Book 2 in the Raine Benares series. I really like this series. Raine is great, strong female character and the love triangle with Tam and Mychael heats up in the book. My only complaint is that the magical system is so complex, that at times it is difficult to follow.
This book was so much fun! Nicola James is a engineer with a plan she's had since she was a teen, who happens to be obsessed with Jane Austen. So, when she stumbles across a journal that was a gift from Austen to her niece, she can't resist buying it. She soon starts having second thoughts when the journal starts writing back to her and encouraging her to ignore the plan and engage in romance. When she meets sexy musician Sean MacInnes it's clear he is the HIM "Fairy Jane" is referring to, even though he clearly does not fit into the plan. To make matters worse, all of her friends agree with "Fairy Jane". How can she resist such forces?
The book is filled with Jane Austen quotes that are sure to please any Janeite.
Great retelling of Beauty and the Beast set in modern day NYC. Kyle is a shallow teenager who has no idea the homely girl he humiliates at a school dance is really a witch. She casts a spell on him sentencing him to life as a beast if he can't experience true love's kiss in the next two years. I really liked this version. Since the beast was the narrator, you really got to see how he evolved. One of my favorite parts was the excerpts from a chat room support group for people who have been transformed by magic.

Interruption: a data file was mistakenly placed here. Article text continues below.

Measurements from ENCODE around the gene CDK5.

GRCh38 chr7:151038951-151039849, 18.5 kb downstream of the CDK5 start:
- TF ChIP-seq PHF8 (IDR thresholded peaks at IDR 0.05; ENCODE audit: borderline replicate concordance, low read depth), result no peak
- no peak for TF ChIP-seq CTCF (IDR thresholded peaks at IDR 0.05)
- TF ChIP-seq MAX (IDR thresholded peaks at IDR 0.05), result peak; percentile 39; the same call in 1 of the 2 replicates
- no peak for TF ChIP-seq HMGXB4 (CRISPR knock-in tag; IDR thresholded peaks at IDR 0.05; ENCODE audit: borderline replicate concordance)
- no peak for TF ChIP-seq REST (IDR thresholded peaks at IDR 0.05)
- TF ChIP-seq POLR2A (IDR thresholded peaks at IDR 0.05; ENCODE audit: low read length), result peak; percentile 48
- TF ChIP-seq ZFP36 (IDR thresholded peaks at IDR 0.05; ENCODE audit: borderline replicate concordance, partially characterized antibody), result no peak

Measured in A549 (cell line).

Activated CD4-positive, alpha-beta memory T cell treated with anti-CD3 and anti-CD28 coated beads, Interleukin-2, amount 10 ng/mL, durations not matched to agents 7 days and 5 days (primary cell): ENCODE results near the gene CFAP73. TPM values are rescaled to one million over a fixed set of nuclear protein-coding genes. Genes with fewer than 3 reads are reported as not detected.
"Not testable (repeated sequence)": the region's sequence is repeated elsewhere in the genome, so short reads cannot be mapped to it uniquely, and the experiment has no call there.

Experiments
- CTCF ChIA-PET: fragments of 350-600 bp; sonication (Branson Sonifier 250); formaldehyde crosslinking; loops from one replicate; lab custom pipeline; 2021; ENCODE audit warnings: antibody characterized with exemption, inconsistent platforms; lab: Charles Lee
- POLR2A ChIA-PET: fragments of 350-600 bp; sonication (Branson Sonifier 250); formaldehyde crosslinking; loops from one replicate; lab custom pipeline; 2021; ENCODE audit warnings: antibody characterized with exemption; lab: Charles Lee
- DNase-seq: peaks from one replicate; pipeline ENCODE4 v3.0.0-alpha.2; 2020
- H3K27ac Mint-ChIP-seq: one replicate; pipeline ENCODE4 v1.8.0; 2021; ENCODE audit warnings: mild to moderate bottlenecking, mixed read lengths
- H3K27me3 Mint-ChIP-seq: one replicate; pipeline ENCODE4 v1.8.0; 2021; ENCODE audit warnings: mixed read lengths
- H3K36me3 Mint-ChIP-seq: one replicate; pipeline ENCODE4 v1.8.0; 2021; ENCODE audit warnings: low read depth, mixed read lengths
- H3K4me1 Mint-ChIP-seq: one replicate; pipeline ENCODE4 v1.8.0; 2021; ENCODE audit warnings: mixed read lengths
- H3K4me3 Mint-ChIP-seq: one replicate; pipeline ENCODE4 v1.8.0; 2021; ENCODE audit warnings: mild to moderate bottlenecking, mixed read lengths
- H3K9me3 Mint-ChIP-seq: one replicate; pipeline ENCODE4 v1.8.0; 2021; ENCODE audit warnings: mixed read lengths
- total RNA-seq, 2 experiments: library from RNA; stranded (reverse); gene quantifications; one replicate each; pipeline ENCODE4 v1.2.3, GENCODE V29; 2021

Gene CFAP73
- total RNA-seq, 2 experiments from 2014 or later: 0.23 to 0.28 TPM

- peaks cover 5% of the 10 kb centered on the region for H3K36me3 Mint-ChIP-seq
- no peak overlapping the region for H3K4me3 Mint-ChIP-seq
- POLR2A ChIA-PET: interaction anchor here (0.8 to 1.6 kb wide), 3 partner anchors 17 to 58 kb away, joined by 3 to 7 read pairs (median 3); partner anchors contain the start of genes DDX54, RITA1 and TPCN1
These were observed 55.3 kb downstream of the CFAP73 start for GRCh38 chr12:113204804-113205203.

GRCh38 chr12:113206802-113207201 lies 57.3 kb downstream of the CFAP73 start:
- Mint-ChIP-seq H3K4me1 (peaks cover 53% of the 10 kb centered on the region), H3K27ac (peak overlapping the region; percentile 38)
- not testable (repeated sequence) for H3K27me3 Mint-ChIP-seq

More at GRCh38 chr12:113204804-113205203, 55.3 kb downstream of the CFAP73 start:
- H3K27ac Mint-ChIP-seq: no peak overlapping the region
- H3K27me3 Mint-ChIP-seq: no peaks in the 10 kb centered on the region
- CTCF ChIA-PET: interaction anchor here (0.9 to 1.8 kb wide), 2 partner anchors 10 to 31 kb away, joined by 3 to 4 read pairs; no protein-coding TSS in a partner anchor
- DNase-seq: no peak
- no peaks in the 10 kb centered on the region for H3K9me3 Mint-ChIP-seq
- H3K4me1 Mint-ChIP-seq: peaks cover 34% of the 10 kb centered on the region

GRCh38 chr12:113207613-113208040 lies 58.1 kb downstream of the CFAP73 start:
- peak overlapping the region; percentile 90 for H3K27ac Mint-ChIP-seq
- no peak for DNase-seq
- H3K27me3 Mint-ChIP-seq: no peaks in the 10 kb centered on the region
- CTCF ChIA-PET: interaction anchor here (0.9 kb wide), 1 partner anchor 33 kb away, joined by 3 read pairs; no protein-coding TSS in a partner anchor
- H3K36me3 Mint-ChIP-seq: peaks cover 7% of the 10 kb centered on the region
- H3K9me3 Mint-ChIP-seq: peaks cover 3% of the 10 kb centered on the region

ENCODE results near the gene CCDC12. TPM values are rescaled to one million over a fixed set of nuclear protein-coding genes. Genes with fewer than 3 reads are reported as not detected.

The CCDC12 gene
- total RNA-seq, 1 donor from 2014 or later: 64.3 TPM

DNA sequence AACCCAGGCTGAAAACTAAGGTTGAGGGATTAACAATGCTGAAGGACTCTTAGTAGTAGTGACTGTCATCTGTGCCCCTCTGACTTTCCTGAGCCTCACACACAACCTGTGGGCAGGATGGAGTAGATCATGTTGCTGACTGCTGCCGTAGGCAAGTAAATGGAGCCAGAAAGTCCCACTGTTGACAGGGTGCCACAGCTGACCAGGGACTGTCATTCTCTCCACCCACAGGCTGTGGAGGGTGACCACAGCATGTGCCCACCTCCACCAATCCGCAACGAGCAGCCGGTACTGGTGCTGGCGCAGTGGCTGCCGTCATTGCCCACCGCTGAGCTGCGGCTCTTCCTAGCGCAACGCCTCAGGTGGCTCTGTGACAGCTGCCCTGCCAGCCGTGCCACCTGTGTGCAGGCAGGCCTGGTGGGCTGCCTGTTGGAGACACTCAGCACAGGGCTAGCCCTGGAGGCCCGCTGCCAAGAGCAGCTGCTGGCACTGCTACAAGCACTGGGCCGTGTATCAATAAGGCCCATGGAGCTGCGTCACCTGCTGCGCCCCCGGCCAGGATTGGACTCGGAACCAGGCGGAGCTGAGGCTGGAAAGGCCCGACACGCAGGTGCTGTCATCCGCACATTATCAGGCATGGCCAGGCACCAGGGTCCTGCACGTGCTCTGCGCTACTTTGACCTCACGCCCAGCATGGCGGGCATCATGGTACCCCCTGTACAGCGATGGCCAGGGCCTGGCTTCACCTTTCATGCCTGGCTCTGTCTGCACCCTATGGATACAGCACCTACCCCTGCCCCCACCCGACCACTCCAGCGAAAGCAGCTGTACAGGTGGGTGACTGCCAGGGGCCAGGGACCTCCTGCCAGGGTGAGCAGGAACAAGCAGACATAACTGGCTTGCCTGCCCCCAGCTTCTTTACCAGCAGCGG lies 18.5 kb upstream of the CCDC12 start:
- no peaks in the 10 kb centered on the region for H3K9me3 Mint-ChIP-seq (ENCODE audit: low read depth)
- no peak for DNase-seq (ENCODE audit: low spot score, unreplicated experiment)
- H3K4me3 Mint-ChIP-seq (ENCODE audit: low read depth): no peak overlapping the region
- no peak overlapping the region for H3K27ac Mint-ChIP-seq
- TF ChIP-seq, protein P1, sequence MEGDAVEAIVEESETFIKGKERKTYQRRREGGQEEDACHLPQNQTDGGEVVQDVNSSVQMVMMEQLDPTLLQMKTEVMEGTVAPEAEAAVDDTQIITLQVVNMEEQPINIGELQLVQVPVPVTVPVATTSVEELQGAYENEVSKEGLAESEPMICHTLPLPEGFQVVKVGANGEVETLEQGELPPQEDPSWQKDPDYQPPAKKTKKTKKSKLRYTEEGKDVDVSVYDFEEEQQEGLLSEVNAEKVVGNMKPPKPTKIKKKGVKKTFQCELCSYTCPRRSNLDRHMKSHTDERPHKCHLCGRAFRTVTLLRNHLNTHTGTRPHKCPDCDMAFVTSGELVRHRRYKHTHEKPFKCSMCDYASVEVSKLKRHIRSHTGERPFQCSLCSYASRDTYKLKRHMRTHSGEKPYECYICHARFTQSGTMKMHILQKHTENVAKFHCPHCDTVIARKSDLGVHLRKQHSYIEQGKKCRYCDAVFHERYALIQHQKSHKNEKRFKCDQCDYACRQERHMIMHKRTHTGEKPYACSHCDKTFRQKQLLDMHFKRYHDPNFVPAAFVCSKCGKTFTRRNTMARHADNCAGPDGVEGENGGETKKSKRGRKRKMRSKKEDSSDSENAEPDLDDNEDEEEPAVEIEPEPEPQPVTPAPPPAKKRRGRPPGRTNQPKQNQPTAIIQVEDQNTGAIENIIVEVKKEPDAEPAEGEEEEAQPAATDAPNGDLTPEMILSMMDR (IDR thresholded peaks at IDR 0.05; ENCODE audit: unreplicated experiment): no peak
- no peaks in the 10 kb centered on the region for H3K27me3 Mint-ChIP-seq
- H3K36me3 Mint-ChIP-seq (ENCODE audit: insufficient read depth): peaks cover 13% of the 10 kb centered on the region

Half demon Muse/Charlie Henderson has made her escape and has managed to live a normal life when a hot assassin enters her life forcing her back to a Prince of Hell for protection. There are so many twists and turns, you don't know who to trust from page to page. While I wasn't wowed, the story kept me engaged and I intend to read the next book in the series.
After reading Big Sky Country, I really didn't like Hutch Carmody, so I wasn't sure how I'd feel with him as the romantic lead. I loved him. The book opens with him breaking things off with his fiance in the middle of the wedding ceremony. It soon becomes clear that this was the right decision, because there are still sparks between him and his old love, Kendra Shepherd. Hutch is the fantasy rough and rugged cowboy who can endear himself to all creatures great and small. It is very sweet, seeing the way he interacts with Kendra's daughter. Kendra is a strong woman, who has a newly adopted daughter. Despite many misunderstandings, it is clear the two care about each other from the beginning. Great love story.
I really liked this book, but not as well as the first two books in the series. I admit, that while I loved both Graceling and Fire, when I first read them it wasn't clear to me how they were related. Bitterblue brings them together nicely. Once again Cashore has created engaging characters with an exciting plot. The romance is not as strong in this one and there are pieces that could be explained more clearly. But, as a whole it's a great read and a good ending to the series.